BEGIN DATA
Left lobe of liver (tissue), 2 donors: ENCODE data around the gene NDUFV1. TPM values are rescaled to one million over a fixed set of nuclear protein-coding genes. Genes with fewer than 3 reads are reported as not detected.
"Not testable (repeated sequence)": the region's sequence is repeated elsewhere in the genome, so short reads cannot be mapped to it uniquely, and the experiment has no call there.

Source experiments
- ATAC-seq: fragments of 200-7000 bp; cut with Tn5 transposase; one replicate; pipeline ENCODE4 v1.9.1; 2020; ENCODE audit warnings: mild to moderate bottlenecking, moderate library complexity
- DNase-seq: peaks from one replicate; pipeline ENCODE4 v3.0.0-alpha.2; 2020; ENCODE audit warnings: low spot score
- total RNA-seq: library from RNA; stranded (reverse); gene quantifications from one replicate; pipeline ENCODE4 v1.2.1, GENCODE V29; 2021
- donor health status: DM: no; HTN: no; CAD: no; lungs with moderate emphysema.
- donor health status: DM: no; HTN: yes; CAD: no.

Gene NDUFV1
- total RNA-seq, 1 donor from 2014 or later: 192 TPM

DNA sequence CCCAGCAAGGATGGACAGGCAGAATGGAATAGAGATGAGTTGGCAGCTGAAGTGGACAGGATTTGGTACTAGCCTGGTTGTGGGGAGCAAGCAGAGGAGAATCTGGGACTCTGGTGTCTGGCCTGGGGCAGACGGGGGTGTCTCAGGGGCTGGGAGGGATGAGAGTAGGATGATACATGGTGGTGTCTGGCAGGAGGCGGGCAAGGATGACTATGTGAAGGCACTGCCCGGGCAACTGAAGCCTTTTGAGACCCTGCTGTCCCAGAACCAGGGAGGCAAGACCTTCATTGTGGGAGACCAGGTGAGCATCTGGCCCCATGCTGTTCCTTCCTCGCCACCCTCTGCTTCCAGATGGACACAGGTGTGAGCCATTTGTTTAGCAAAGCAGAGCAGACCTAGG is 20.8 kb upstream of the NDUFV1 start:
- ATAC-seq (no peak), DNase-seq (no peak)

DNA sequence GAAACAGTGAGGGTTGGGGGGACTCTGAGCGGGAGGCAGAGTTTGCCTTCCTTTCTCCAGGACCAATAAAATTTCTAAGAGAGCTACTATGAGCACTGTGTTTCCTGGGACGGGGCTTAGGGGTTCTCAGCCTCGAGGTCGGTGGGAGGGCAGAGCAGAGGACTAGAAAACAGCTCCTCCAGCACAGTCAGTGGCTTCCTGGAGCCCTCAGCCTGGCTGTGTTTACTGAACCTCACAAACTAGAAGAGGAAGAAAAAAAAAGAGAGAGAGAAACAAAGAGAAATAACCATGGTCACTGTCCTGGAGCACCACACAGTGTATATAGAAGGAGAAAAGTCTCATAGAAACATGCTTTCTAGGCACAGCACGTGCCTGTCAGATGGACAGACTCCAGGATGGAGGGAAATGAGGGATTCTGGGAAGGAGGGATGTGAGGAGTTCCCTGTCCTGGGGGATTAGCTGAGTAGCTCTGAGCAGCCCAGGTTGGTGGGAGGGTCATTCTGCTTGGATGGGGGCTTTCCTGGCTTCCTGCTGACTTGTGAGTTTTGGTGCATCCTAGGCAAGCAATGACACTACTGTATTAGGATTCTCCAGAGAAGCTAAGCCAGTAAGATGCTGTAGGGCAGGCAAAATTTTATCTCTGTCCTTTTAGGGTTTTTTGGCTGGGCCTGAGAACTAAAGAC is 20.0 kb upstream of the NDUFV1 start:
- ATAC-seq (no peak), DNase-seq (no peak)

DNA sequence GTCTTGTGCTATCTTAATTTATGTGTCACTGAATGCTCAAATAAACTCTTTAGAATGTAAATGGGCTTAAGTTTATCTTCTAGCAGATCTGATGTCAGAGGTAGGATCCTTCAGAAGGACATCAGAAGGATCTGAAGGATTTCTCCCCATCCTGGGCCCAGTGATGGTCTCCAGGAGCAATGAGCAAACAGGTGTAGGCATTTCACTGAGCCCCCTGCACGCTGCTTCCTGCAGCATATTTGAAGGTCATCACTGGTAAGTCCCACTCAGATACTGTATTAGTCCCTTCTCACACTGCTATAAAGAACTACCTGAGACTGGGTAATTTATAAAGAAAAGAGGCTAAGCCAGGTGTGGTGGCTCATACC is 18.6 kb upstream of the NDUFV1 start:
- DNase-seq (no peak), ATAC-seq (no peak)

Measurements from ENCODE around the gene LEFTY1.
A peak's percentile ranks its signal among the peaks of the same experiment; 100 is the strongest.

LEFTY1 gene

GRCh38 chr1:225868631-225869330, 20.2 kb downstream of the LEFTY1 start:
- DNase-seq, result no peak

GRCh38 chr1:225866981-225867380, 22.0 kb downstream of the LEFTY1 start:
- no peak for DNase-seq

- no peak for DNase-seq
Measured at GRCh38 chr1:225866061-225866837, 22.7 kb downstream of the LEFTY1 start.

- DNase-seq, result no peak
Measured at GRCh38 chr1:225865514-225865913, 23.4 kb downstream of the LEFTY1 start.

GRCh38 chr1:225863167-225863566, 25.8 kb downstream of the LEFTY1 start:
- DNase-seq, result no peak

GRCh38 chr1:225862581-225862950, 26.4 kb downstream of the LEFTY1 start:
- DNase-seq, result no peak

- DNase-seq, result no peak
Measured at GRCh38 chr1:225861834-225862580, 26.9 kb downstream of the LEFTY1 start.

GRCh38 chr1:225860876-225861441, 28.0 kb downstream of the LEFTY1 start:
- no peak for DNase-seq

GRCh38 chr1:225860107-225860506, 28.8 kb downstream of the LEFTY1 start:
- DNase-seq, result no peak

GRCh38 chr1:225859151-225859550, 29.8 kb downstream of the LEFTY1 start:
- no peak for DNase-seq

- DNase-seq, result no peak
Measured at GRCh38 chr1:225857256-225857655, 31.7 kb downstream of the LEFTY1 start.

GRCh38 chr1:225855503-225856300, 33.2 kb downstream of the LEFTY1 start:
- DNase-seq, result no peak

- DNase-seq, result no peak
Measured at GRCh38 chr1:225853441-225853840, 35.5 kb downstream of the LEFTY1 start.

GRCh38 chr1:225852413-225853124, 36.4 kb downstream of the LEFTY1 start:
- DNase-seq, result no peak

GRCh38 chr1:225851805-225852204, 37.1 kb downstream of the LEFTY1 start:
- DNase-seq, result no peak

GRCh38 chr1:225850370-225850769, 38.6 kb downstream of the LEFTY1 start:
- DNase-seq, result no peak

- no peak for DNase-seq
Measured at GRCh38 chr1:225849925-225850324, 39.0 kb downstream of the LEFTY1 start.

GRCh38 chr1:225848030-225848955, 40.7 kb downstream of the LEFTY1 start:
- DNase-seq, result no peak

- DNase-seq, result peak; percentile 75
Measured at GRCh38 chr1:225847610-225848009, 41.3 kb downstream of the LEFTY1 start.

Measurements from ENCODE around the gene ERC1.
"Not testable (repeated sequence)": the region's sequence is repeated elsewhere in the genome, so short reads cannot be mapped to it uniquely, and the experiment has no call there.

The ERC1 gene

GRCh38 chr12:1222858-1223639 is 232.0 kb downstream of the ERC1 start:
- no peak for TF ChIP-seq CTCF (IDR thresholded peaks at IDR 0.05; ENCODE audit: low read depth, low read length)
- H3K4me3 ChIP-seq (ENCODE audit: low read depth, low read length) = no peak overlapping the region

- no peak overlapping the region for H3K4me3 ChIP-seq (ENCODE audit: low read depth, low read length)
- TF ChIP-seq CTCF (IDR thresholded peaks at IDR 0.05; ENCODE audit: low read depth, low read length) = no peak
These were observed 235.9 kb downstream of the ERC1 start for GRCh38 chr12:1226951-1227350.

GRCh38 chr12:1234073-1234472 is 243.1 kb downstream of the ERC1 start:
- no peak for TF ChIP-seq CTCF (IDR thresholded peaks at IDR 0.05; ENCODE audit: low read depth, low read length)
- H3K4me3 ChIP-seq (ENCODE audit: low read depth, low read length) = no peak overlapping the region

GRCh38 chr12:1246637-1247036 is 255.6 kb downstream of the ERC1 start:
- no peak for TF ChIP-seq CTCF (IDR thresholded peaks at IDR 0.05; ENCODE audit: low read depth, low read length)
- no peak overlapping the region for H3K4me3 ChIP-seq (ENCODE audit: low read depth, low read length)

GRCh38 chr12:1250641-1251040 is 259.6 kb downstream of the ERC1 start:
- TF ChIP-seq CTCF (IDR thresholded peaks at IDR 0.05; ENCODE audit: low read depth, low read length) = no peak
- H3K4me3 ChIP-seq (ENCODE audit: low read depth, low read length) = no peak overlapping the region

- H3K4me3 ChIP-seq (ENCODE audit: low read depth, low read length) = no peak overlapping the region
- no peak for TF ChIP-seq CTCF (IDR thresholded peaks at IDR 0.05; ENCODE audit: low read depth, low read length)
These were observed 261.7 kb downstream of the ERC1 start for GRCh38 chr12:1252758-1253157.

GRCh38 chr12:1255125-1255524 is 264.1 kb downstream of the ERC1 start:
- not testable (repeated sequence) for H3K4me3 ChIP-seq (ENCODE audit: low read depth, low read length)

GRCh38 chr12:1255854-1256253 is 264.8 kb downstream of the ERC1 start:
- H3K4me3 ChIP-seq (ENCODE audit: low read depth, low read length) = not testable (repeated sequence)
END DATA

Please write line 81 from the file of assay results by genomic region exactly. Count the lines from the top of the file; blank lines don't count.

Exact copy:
GRCh38 chr12:1255854-1256253 is 264.8 kb downstream of the ERC1 start: